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Report highlights crisis in mental health care

MPs call for enquiry as voluntary patients are being sectioned due to massive bed shortage

Mark Gould

Wednesday, 14 August 2013

A damning report by the influential Commons Health Committee reveals that desperate bed shortages are forcing psychiatrists to section voluntary patients so they can get urgent hospital care.

In its report of the effects of the 2007 Mental Health Act, the Committee heard that many NHS psychiatric wards are desperately short of beds, with some 15% of wards operating at over 100% occupancy.

“Many psychiatric wards are over capacity and there is huge pressure on beds, nevertheless, we were shocked to learn that there is evidence that patients who need hospital treatment are being sectioned unnecessarily in order to access a bed”, Committee chair Stephen Dorrell said.

“This represents a serious violation of patients’ basic rights and it is never acceptable for patients to be subjected to compulsory detention unless it is clinically necessary."

The Committee is worried that the Department of Health does not know what is driving increased rates of detention. It says a lack of data on readmissions means that there is no information to illustrate whether pressure on beds is detrimentally affecting the treatment of those patients eventually detained under section.

It also fears bed pressures might be driving the use of supervised community treatment orders (CTOs) controversial measures which allow patients to be discharged under threat of readmission should they breach its terms.

Mr Dorrell wants a ministerial review of CTOs in the light of a "convincing body of evidence" that they have not prevented readmission to hospital or reduced the number of people detained in hospital. The report also raises concerns over a wide variation in use of CTOs across the country and their disproportionate use among black and minority ethnic patients.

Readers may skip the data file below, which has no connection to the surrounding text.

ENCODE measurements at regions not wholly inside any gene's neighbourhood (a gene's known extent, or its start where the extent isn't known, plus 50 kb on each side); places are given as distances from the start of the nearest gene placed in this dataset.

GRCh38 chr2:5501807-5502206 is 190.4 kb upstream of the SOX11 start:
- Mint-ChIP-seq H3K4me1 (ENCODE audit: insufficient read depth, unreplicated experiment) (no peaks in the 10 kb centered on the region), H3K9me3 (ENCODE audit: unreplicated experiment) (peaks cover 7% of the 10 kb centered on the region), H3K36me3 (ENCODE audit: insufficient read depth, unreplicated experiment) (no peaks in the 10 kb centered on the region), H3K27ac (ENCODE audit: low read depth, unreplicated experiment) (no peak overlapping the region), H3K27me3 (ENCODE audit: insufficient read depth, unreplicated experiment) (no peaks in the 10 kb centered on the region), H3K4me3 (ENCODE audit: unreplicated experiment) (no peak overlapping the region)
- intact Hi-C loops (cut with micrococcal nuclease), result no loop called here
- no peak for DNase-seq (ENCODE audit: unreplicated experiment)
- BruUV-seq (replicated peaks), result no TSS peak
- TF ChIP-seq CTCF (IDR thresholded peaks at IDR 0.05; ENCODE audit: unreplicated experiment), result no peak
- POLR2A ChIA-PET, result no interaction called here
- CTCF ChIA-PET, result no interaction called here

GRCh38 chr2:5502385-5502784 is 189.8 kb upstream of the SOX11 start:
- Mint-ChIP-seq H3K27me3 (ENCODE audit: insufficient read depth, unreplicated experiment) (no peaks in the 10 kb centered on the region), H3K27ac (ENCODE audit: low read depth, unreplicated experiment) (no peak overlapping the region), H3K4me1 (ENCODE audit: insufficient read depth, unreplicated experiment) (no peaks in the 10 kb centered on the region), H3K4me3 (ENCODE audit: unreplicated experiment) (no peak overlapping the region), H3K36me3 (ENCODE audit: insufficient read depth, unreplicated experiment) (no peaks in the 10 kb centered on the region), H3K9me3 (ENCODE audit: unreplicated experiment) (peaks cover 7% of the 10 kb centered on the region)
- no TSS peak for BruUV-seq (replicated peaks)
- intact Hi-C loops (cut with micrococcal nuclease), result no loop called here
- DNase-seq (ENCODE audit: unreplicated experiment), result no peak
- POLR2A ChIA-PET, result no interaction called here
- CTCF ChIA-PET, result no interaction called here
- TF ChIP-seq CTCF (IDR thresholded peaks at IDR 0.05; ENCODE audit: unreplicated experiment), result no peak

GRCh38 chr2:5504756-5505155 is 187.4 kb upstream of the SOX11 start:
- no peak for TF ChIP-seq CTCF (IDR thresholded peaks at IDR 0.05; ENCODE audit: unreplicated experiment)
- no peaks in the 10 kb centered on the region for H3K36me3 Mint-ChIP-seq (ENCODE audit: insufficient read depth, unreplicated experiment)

The Committee was also concerned that Deprivation of Liberty Safeguards (DOLS), designed to protect vulnerable patients with dementia or learning severe difficulties, are being ignored "leaving many people at heightened risk of abuse".

Mr Dorrell said: "DOLS are seen as complicated and difficult to implement, but this is no excuse for the extreme variation in their application across the country. The current approach to these vital safeguards is profoundly depressing and complacent and the Government must immediately instigate a review which details an action plan for improvement.”

The report highlights also promises about a "parity of esteem" between mental and physical health services, but finds a lack of parity in the face of evidence of community mental health cuts and restricted access to independent Mental Health Advocates.

The Mental Health Alliance, an umbrella body representing clinicians, patients and campaigners, backed calls for an investigation into CTOs, and improved use of DOLS and access to Mental Health Advocates. Its chair Alison Cobb said: "When a person is detained under the Mental Health Act, they are at their most unwell and every possible care must be taken to ensure that it is done in the right way.

"We particularly back the committee's call for a review of Community Treatment Orders (CTOs). The Alliance expressed serious concerns about the criteria for CTOs when they were first proposed and has since raised serious concerns that they are being used far more frequently that originally intended, meaning more and more people are being treated coercively in the community. They should not be used routinely as a way of discharging people from hospital. The Department of Health needs to understand why CTOs are being used so often and to investigate whether in fact they are having a beneficial effect on people's lives and recovery."

Dr Julie Chalmers, the Royal College of Psychiatrists’ lead for mental health law, said the college would be happy to contribute to any investigation into CTOs. She said the issue of severe pressure on beds must be urgently addressed as the college is "very worried" by the suggestion that mental health professionals are sectioning patients in order to access in-patient treatment, and believe this requires further investigation. "Whilst admission under the Mental Health Act may be necessary on some occasions the principle of using the least restrictive option must always be followed."

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